How F-16 Fighter Jets Have Evolved Over Nearly 50 Years Of Service

Though icons will always remain icons, that doesn't mean that they don't have to evolve over time. To compete and stay relevant, it's crucial to be able to change and adapt. For celebrities, this often means releasing a timely autobiography if your career's gone a bit quiet. Meanwhile, with technology, frequent upgrades tend to be needed. With military technology, this is especially important.

The F-16 fighter jet is an extraordinary aircraft acclaimed for its versatility. Equipped with a suite of weapons including 2,000-pound bombs and a M-61A1 20-millimeter, it's adept at engaging surface and aerial targets alike, and with a range of more than 2,000 miles and capacity to fly at more than 50,000 feet, it can perform a wide range of roles. Particularly so when considering its sophisticated controls and avionics.

To maintain its versatility, the F-16 has seen a variety of upgrades over its long life to date. Here's when the model was first introduced, and the variants and enhancements have been implemented since. Here's how it's remained relevant in the face of the mighty F-35 and other such aircraft.

The story of the F-16 begins

In 1972, the U.S. military sought a relatively uncomplicated new aerial weapon: A fighter focused on eliminating threats from other aircraft. The perspective plane, it was specified, should also be inexpensive and practical to operate (at least, by the standards of sophisticated Air Force aircraft).

Lockheed Martin (formerly General Dynamics Corporation) would develop the Flying Falcon F-16 in the wake of the Lightweight Fighter project. F-16 designer Harry Hillaker explained to Code One magazine that research around the F-15's time demonstrated that "it was possible to have a fighter that was twice as maneuverable with twice the mission radius of the F-4D Phantom while weighing only 17,050 pounds." Buoyed by the efforts of John Boyd, a fighter pilot who prized the maneuverability of fighters over the likes of raw speed, the project continued, and the F-16 was first fielded in January 1979.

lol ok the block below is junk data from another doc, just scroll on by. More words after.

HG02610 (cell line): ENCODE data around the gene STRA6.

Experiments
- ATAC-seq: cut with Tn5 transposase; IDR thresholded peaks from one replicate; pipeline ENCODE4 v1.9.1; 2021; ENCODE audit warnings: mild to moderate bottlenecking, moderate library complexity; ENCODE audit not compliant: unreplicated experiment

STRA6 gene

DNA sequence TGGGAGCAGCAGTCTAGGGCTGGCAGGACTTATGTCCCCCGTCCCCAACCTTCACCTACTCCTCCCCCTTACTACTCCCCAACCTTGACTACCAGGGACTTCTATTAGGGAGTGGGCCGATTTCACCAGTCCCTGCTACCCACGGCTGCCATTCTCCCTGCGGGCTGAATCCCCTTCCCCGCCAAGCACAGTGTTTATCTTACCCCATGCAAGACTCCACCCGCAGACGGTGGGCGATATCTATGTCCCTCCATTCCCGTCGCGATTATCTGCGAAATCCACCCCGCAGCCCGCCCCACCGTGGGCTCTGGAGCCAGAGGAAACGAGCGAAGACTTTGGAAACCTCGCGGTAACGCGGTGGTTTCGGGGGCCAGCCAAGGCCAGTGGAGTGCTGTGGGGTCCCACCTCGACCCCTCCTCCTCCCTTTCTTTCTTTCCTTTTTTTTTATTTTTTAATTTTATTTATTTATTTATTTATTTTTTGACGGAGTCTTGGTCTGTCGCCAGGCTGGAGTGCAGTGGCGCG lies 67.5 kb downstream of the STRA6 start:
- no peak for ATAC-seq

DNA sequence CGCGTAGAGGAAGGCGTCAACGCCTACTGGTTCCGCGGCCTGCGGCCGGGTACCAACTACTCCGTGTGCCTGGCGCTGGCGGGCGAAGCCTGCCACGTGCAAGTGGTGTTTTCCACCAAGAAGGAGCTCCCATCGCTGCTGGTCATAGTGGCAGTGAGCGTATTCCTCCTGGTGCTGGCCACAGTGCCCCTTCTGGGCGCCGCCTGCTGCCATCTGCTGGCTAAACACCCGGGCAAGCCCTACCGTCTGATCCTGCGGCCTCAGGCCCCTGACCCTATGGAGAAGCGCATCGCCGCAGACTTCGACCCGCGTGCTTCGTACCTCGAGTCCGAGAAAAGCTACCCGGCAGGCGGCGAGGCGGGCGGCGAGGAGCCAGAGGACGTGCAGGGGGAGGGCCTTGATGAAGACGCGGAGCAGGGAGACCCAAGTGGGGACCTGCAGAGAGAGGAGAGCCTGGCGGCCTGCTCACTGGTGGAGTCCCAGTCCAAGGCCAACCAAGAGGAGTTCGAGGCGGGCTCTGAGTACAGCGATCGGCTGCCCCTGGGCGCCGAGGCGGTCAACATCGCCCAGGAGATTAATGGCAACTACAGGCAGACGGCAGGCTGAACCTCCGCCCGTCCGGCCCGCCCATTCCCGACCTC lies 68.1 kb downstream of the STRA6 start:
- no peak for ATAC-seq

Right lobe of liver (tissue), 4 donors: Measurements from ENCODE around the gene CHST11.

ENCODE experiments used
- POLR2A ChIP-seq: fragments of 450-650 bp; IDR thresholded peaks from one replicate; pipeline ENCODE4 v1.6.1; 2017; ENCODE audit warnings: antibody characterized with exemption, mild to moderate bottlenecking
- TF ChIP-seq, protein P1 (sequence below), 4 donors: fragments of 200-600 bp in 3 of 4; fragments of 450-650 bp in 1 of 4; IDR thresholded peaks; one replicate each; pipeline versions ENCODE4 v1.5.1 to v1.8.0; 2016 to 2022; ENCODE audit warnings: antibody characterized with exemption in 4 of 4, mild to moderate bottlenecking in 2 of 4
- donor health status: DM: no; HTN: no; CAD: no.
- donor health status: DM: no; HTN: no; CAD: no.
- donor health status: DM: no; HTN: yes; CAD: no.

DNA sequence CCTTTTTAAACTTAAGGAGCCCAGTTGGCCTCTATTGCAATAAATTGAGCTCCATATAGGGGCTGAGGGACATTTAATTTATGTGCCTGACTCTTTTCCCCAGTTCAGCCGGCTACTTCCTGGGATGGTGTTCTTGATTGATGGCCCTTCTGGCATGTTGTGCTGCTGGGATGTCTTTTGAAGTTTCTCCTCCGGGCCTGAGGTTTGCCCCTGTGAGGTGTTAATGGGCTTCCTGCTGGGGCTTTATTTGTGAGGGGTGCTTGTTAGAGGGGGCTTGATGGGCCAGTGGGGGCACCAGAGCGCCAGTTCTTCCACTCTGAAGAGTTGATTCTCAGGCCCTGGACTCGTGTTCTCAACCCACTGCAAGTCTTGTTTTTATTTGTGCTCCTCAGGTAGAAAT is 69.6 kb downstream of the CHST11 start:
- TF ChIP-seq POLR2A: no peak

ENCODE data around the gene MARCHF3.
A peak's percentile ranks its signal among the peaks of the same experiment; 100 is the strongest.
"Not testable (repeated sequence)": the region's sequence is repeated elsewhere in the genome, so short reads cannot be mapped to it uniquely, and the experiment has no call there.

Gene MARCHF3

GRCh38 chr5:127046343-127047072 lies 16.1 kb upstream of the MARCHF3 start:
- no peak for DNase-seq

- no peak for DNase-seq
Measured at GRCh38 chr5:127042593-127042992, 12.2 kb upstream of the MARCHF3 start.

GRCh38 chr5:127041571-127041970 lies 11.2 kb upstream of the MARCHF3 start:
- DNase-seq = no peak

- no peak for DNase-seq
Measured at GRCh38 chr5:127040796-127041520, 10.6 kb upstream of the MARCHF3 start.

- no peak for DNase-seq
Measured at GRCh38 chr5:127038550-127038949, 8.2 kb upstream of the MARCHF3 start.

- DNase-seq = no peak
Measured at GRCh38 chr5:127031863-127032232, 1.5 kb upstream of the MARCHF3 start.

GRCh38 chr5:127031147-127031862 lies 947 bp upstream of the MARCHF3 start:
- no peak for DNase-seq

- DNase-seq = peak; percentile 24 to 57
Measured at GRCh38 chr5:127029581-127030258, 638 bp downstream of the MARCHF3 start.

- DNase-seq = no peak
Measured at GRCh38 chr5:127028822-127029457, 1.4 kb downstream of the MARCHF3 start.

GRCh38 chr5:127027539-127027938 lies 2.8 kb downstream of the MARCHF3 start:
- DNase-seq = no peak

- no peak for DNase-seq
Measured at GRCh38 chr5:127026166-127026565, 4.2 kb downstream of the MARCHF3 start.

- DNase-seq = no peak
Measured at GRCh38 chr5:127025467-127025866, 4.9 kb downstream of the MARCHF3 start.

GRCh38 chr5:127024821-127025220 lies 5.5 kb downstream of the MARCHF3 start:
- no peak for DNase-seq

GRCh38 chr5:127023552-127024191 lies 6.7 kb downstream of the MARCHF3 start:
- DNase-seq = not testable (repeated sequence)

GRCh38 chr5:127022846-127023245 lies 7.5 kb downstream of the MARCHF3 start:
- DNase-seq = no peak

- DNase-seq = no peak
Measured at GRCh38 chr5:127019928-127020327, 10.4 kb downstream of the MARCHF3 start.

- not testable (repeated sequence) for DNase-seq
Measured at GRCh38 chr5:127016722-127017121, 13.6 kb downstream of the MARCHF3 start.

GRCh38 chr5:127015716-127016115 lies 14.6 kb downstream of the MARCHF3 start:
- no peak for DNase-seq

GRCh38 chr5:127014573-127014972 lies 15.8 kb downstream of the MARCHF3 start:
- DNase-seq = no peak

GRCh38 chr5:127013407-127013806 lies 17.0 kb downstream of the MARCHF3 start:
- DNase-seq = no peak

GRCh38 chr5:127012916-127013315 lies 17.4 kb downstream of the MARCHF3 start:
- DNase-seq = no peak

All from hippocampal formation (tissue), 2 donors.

At approximately $14.6 million (fiscal 98 constant), the first F-16s (the F-16A) held true to the promise of being effective, agile, adaptable aircraft that weren't budget-busters. This has largely remained the case throughout the F-16 family's life to date, even though the initial model has been transformed in a variety of ways.

How has the F-16 changed over time?

The F-16 is more than a potent weapon; it's also become a valuable training tool. Some F-16B models boast room for a second crew member, allowing pilots-in-training to gain some first-hand experience while supported by another. The brilliant solution to making the extra space was to reduce the internal space taken up by fuel, thereby not compromising the aircraft's arsenal.

Since the early 1980s, the F-16 family has been equipped with advanced radar and other functionality to help enable it to perform regardless of atmospheric conditions and other factors. This is critical, of course, in an aircraft designed for versatility above all. The Sniper XR and LANTIRN systems also became compatible, and available weaponry has evolved to the Falcon C, and D can equip the AIM-120 AMRAAM.

The aircraft's utility in the United States and beyond has advanced, too. Though it's largely set to be retired in favor of the F-35, it still has its place in the US military's fighter line-up. Indeed, the Block 70/72 model represents a new evolution of the F-16, wielding the likes of a Center Pedestal Display and APG-83 AESA radar (the latter being closely linked to that of the F-35) unlike any the aircraft has boasted before.

Internationally, countries such as Turkey and Belgium have embraced and developed their own F-16 forces, and the FS-X has developed from it. That very versatility and continued updates have been the keys to its long service life.